Medical technologies

The Sustainable Development Goal 5 calls for safe, effective, and appropriate medical technologies, which over the past century has profoundly influenced service delivery and health outcomes, and have been a dominant factor in the growth of health care expenditure (Lorenzoni et al., 2019[9]). Computed tomography (CT) scanners and magnetic resonance imaging (MRI) units help doctors diagnose a range of conditions by producing images of internal organs and structures of the body. MRI exams do not expose patients to ionizing radiation, unlike conventional radiography and CT scanning. Mammography is used to diagnose breast cancer, and radiation therapy units are used for cancer treatment and palliative care. This equipment is fundamental for an adequate response to diseases, but a balance must be stricken to ensure financial sustainability, as they are expensive technologies.

There are substantial differences in availability of technologies across LAC countries. Usually, the higher the country income level the higher the availability of medical equipment, but this does not seems to be the general pattern in the region. Other factors such as health spending and health care planning influence investment and availability.

Chile has the highest number of CT scanners with 24 per million population followed by Antigua and Barbuda with 22 (the latter is explained partially by the country’s small population). However, they remain below the OECD average of 27. On the other hand, Saint Vincent and the Grenadines has less than one CT scanner per million people, the same as Haiti and Nicaragua (Figure 5.7).

For MRI units, Chile has the largest number with 12 units per million population, followed Antigua and Barbuda and Saint Lucia reporting 10 or more units per million population. Several countries such as Barbados, Dominica, Saint Kitts and Nevis, Saint Vincent and the Grenadines, Ecuador, Nicaragua, Colombia, Paraguay and Cuba report less than one unit per million population (Figure 5.8).

Panama reports the highest number of mammographs with more than 278 units per million females aged 50-69, as opposed to Paraguay, Colombia, Cuba and Haiti with less than 20 mammographs available per million females aged 50-69 (Figure 5.9).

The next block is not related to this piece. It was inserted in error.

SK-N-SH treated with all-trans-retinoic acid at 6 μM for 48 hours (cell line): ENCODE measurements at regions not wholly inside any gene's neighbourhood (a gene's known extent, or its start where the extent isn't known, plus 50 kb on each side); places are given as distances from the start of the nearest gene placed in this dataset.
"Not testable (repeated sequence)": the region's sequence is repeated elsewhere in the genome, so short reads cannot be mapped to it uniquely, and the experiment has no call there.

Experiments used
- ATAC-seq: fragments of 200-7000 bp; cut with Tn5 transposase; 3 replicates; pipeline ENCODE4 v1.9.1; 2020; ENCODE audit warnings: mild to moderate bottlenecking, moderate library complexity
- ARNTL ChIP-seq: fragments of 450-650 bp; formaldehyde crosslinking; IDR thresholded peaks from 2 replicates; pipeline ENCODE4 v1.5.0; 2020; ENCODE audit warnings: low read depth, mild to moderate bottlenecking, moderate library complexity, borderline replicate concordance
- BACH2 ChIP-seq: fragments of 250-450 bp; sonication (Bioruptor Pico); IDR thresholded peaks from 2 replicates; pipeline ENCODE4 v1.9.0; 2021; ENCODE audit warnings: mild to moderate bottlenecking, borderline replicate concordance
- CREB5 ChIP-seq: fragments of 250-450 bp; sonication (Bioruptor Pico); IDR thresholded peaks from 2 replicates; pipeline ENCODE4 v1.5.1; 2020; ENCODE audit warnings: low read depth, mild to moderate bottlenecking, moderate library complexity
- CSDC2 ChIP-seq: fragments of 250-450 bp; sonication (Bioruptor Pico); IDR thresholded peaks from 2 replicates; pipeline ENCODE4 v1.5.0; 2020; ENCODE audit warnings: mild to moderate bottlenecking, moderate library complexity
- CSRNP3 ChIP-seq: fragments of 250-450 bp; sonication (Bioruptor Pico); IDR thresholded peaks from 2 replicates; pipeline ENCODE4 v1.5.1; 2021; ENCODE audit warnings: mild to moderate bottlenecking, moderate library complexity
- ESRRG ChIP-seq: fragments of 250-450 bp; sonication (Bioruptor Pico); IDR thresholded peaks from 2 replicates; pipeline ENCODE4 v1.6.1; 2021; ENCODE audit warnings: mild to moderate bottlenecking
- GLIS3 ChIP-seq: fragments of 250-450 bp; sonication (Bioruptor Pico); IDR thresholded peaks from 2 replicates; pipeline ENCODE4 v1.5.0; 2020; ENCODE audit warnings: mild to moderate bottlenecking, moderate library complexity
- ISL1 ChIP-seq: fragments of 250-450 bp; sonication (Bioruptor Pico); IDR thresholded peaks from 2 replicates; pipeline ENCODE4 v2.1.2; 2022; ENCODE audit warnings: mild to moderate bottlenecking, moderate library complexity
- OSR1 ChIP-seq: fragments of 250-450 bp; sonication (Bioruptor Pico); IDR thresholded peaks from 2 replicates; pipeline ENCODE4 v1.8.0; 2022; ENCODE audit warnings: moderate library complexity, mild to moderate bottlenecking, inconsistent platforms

In the LAC region, no countries get close to the density of radiotherapy units reported in OECD countries of seven units per million population. Uruguay, Suriname and Barbados are the only three countries reporting over three units per million population, while seven countries report having none (Figure 5.11).

In general terms, LAC countries still have space to put more investment into medical technologies to improve equitable access for the population. At the same time, such expansion in access can be accompanied by the development of regulatory frameworks in the areas of registration, assessment and purchasing rules as well as in clearly orienting the clinical use of medical technologies based on the best available scientific evidence. For instance, some OECD countries promote rational use of diagnostic technologies by implementing clinical practice guidelines to reduce the use of unnecessary diagnostic tests and procedures. The guidelines include, for example, avoiding imaging studies such as MRI, CT or X-rays for acute low back pain without specific indications (OECD, 2017[10]).


[9] Lorenzoni, L. et al. (2019), “Health Spending Projections to 2030: New results based on a revised OECD methodology”, OECD Health Working Papers, No. 110, OECD Publishing, Paris,

[10] OECD (2017), New Health Technologies: Managing Access, Value and Sustainability, OECD Publishing, Paris,

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